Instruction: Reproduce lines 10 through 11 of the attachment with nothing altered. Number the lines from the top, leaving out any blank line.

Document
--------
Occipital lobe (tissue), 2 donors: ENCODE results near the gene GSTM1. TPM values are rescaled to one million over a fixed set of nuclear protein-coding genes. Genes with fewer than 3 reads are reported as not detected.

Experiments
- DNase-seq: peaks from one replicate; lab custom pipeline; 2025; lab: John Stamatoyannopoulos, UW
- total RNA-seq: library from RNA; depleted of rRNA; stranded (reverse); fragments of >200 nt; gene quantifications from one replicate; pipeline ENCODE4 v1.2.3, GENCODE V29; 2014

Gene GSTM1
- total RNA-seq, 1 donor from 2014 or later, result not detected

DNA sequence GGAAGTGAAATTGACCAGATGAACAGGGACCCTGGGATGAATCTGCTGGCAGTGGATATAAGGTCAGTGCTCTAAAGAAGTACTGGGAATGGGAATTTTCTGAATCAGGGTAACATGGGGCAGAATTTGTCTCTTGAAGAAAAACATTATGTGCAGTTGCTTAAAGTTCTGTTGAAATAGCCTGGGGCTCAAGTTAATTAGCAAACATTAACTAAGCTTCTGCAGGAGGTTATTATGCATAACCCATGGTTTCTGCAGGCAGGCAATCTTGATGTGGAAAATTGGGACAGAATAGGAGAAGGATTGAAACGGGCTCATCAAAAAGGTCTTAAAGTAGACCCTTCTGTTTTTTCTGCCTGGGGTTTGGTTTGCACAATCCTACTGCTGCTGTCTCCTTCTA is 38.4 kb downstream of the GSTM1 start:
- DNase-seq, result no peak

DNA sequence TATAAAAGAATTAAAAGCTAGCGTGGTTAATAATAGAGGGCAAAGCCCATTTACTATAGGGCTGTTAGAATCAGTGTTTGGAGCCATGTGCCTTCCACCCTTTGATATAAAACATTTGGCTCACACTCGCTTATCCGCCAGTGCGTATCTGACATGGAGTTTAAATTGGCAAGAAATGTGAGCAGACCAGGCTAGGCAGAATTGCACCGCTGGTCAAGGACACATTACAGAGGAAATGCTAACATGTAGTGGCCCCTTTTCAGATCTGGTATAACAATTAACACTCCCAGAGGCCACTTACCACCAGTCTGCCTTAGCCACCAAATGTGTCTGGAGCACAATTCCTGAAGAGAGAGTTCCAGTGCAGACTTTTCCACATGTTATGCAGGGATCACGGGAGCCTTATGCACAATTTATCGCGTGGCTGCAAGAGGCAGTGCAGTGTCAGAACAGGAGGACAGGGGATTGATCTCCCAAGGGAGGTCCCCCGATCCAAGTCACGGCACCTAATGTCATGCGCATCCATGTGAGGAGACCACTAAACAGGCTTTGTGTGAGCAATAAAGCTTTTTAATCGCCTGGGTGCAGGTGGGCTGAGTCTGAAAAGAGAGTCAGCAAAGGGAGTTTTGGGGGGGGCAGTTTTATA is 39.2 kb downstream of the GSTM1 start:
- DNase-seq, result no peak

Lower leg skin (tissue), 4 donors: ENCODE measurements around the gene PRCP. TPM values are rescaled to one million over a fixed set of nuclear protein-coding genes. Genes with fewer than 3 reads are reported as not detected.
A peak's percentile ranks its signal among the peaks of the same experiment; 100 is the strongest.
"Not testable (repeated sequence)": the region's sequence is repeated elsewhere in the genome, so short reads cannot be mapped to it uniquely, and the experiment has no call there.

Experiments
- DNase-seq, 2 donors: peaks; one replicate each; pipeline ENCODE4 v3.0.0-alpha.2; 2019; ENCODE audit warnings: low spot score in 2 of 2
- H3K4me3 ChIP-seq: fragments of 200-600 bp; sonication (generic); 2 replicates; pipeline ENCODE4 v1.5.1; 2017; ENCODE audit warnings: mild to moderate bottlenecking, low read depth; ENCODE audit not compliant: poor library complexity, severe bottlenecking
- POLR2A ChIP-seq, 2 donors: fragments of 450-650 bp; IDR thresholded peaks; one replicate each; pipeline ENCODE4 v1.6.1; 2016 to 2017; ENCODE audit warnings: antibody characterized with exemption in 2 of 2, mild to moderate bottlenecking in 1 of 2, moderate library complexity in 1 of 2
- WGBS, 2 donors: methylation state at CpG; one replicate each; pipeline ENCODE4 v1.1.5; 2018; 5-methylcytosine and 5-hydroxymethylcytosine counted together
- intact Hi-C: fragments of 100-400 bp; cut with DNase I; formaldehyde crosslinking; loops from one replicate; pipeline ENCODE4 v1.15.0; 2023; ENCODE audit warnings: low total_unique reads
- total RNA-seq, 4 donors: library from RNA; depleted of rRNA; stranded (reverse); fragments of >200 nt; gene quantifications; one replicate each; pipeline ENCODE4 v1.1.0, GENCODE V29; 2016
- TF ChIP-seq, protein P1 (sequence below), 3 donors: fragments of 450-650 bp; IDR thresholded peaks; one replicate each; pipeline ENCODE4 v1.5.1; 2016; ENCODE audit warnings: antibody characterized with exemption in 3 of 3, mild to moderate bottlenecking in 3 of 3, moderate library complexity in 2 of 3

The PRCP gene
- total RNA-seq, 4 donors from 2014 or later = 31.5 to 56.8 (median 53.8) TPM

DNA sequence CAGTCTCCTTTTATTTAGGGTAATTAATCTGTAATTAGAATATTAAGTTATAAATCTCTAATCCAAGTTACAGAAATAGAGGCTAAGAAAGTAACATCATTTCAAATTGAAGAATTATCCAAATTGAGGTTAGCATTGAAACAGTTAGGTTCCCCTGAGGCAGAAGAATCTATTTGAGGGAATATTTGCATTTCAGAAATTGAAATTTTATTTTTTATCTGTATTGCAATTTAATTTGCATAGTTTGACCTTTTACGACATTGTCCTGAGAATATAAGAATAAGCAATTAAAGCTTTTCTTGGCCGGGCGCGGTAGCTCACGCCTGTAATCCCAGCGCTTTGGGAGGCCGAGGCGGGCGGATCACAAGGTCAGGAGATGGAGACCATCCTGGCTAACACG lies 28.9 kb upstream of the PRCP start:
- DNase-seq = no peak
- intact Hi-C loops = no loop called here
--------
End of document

- DNase-seq, result no peak

Lower leg skin (tissue), 4 donors: ENCODE measurements around the gene PRCP. TPM values are rescaled to one million over a fixed set of nuclear protein-coding genes. Genes with fewer than 3 reads are reported as not detected.